Monday, January 14, 2019

Can Capitalism Save the Bay?

I felt like I needed a Chesapeake Bay post, and pickens was slim.  William Mitchell: Chesapeake Bay cleanup must turn to a business model to get beyond C-
It is easier to treat the symptoms of the bay pollution problem than it is to convince the majority of people to take on their share of the responsibility and do preventative care at home. Cognitive dissonance is the perception that the bay issue is being adequately dealt with by others and does not require any additional effort from the individual. “I know bay pollution is a problem but all the bay cleanup groups are taking care of the problem. Nothing more is required of me.”

Similarly, apathy is the attitude, by some, that cleaning the bay is not a problem they should be concerned about. It is either a problem for the next generation to solve or there is really no problem at all and it is just more “fake news.”

Or, “The problem is too big and anything I do will not make any difference so why should I do anything? Also, “I'm too busy and don't have time for that.”

Inertia is the third reason people do not do their part to clean the bay. “If getting a rain barrel or refraining from using pesticides and herbicides is so important why doesn't everyone do it?” Or, “I've always done things my way and I don't see any reason to change.”

These beliefs are common justifications we use to avoid taking action. Figuring out ways to address these social issues are fraught with difficulty and resistance. It is easier to treat the symptoms of the problem, with technology and engineering, than it is to change peoples attitudes and behavior.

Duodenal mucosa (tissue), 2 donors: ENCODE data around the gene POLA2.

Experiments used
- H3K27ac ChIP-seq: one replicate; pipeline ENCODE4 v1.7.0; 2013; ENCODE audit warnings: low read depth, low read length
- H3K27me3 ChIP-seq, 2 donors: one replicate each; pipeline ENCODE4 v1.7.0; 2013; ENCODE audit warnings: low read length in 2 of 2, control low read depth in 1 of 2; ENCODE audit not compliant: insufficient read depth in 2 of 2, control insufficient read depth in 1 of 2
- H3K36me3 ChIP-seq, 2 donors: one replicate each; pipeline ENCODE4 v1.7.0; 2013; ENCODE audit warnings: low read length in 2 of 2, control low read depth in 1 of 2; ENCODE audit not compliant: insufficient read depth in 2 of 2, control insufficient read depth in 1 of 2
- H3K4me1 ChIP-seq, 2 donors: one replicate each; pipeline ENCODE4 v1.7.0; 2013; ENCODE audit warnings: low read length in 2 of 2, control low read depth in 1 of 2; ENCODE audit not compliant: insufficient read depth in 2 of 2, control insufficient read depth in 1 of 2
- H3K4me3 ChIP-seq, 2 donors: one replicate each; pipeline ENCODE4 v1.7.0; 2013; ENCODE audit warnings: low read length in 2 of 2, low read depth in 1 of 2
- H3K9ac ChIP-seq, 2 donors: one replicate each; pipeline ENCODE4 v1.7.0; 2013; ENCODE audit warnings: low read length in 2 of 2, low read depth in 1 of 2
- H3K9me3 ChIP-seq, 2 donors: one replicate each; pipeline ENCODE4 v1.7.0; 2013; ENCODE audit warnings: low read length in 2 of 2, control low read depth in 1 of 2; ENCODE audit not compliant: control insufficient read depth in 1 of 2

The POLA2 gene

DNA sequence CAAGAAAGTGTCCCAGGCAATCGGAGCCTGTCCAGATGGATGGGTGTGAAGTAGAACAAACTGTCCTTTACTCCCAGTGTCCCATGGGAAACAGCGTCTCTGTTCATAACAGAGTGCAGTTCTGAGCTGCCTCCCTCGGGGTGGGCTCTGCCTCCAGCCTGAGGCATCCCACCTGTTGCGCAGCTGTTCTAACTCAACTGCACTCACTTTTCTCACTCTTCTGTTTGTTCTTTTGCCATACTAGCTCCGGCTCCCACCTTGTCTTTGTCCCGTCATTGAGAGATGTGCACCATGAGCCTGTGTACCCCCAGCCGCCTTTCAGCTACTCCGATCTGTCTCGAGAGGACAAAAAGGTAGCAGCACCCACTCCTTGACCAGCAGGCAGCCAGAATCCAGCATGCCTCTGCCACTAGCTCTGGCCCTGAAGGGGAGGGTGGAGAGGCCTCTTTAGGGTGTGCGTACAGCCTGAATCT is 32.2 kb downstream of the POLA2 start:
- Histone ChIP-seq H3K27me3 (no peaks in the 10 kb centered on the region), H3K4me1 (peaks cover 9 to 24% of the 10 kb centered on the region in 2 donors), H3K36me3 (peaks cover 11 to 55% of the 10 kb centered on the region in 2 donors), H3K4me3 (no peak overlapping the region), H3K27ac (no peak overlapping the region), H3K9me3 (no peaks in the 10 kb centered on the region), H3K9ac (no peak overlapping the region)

The problem is, unless there is fundamental behavior change, at every home and business, all the investment and effort will continue to fall flat. Many millions of dollars have been spent to solve the problems with the ecology of the bay and the results have been mediocre at best.

To move to the next level, the bay cleanup and restoration movement must go beyond the current “do-gooder” approach. The current effort is not sustainable as long as it relies on government handouts and the donations of a few sincere individuals.

A bay cleanup business, that is promoted and supported by the entire “Save the Bay” community, will create a sustainable income while engaging and unifying the majority to do their part.

A business model is preferable to the current model because it does not depend on limited government resources and the goodwill of a few dedicated citizens. The high tech engineered approach does not address the social issue that is at the heart of the problem.

Bay cleanup services need to be like a utility that everyone pays for. Home services, that provide value while achieving the purpose of repairing and restoring natural bay ecology, is the way to go.

Rain barrel installation and servicing, low carbon footprint landscaping and green space management are only three of many services that, when employed in great numbers, will take the bay restoration program to the next level.
I don't see the market for rain barrels (we have one) and paid landscaping as big enough to make a significant dent on the Bay's issues. I don't really understand where he's going with all this.

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